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Here Comes the 1950 Census

Genealogists nationwide have their eyes on tomorrow. The 1950 U. S. census will be released on April 1, 2022. What will it tell us?

In addition to the usual questions asked every decade, we will see a few tidbits of additional information gathered from some people (six per sheet):

  1. Was the person living in the same house a year ago?
  2. Was the person living on a farm a year ago?
  3. What was the highest grade of school attended? Finished?
  4. How much did the person earn in 1949?
  5. If male, did the person serve in the wartime armed services?

The last person in the group of six also provided information on marital history, number of years since a change in marital status, and how many children a woman had borne.

How eager are people to see this information? My friends in the genealogy community seem mixed in their anticipation. Some say they already know where their families were in 1950, and they have no sense of urgency to see this record. Others, like me, are more curious.

I do not know where many of my family members were in 1950. I would like to find out where they were enumerated:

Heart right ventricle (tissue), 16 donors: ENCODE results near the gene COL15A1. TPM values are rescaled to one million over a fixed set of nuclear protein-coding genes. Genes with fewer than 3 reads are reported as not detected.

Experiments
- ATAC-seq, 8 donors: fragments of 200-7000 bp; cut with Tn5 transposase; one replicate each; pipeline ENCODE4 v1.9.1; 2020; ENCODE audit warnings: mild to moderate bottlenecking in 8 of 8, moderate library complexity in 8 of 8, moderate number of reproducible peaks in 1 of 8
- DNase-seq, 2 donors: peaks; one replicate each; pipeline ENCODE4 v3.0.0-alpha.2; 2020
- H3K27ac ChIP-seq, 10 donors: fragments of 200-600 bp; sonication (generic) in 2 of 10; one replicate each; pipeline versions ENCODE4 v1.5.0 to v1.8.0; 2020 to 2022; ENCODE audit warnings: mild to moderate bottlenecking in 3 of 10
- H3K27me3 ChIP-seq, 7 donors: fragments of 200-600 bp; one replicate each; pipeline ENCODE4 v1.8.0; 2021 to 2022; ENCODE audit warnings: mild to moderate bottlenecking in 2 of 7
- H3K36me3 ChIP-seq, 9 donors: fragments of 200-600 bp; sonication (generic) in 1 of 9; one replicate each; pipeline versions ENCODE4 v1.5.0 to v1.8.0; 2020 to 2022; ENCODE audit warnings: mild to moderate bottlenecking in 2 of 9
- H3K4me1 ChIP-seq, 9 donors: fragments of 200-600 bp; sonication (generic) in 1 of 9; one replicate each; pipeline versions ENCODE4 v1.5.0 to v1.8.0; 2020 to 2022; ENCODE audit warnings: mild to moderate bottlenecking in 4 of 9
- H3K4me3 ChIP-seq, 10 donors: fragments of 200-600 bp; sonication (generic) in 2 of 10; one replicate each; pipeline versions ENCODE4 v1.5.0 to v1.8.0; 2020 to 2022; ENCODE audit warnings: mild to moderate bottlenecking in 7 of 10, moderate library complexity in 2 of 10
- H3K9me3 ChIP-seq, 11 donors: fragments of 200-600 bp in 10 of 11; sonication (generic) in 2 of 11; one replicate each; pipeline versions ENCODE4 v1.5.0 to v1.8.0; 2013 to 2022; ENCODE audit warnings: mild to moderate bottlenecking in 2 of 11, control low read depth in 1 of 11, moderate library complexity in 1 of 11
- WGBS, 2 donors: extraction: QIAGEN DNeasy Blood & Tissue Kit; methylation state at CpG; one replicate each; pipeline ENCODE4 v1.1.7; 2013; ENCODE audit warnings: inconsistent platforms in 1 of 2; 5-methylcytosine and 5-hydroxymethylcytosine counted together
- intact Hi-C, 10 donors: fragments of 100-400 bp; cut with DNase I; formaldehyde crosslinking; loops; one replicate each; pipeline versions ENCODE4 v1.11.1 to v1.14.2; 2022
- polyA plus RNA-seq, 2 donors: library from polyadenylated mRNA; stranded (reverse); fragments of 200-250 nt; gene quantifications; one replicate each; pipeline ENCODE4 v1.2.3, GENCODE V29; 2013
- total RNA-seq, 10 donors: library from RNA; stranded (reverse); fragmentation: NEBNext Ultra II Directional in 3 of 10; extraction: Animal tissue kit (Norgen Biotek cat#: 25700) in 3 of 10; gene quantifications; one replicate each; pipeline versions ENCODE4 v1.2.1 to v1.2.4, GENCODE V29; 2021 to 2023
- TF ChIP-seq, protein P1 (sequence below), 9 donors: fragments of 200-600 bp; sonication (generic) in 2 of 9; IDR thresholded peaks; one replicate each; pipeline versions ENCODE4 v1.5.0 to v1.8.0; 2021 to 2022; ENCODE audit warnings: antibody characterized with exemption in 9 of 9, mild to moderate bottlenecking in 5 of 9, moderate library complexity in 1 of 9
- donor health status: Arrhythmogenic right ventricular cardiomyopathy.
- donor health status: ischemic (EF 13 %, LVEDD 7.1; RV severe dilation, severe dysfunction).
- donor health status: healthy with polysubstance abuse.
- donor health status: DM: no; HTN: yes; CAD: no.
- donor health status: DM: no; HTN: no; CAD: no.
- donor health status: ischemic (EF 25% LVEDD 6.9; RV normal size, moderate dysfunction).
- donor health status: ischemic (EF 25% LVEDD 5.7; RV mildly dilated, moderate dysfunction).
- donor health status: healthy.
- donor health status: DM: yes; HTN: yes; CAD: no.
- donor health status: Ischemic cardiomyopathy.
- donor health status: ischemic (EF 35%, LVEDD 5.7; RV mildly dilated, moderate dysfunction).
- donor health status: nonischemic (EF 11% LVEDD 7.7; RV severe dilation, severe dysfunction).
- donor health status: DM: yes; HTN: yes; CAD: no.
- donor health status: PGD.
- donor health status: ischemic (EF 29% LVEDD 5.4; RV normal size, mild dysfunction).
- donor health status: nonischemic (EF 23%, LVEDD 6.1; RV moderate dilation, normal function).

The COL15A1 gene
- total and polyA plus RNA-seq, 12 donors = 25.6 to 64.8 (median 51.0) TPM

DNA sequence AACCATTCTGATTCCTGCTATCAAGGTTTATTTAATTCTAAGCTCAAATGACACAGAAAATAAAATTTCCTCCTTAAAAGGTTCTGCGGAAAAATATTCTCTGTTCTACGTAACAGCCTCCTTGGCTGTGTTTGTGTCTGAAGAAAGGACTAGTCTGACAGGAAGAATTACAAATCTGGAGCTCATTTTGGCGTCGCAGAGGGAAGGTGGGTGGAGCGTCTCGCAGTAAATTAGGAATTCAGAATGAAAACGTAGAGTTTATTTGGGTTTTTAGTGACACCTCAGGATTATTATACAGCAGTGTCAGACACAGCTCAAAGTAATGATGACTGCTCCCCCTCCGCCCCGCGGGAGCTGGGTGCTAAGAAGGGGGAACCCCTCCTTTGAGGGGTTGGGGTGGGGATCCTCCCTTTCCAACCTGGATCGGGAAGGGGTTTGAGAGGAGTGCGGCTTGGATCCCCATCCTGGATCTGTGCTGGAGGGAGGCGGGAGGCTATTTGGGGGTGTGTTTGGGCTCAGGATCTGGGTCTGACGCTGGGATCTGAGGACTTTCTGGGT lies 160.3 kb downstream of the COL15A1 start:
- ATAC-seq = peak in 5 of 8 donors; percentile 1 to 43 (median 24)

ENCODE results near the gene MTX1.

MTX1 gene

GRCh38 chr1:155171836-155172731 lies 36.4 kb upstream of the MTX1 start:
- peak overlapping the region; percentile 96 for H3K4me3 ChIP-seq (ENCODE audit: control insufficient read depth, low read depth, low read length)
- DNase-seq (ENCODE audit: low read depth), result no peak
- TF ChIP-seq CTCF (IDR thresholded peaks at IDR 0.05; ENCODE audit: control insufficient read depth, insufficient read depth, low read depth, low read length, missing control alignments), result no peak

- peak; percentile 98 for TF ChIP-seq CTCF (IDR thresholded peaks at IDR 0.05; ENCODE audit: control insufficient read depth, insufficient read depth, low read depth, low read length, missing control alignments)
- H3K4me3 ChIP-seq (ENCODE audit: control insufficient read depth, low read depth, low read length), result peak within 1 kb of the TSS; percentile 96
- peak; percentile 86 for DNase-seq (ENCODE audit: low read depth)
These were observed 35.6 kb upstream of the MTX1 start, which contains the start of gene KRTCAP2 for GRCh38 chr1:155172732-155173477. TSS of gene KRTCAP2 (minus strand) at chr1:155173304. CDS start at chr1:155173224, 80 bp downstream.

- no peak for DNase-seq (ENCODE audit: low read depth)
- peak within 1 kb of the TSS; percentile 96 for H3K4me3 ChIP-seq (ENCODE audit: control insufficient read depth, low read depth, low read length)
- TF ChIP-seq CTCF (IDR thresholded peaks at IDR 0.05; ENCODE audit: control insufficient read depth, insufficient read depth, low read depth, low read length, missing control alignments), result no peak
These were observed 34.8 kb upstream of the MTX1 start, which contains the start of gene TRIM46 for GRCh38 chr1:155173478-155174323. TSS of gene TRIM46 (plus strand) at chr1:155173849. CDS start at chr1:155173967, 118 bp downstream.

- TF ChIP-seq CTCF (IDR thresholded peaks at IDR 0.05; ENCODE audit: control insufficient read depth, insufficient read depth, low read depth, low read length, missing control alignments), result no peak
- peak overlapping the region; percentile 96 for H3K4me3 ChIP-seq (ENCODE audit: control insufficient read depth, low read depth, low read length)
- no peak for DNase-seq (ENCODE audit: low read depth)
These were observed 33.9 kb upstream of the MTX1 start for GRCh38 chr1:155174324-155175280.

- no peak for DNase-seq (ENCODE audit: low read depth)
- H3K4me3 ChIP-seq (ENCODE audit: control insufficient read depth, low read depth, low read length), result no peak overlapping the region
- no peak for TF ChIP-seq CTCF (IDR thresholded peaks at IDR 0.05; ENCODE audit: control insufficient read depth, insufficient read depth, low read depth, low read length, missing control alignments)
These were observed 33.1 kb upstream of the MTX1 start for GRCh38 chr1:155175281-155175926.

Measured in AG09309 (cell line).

1. My mother, Joyce Bentsen (1929-2000), was a college student that year. I believe she spent the 1950 school months at the University of Wyoming and the summer working in Yellowstone Park.
  2. My dad, Earl Reed (1927-2017), went to college sporadically from 1946-1954, so I do not know whether he was working or going to school in 1950. Was he in Wyoming or Colorado?
  3. My maternal grandparents, Martha Mattila (1906-1977) and Bjarne Bentsen (1906-1986), moved around a lot in the post-war years. I do not know whether they were living in Wyoming or South Dakota in 1950.

Sometime in the next week or so, I may take a peek at the 1950 census to see what I can find out. I do not expect any surprises, but I would like to fill in the blanks of my family’s whereabouts that year.

2 Responses to “Here Comes the 1950 Census”

  • Kathryn Alvestad:

    For many “Baby Boomers” like myself, this will be the first census we appear in! There is a bit of confirmation in that fact…as if we now “officially” exist. Not that showing up in birth records, school yearbooks, marriage records, and tax records isn’t enough. It’s just the CENSUS!

  • Tony:

    Wyoming and Delaware are already indexed on MyHeritage!

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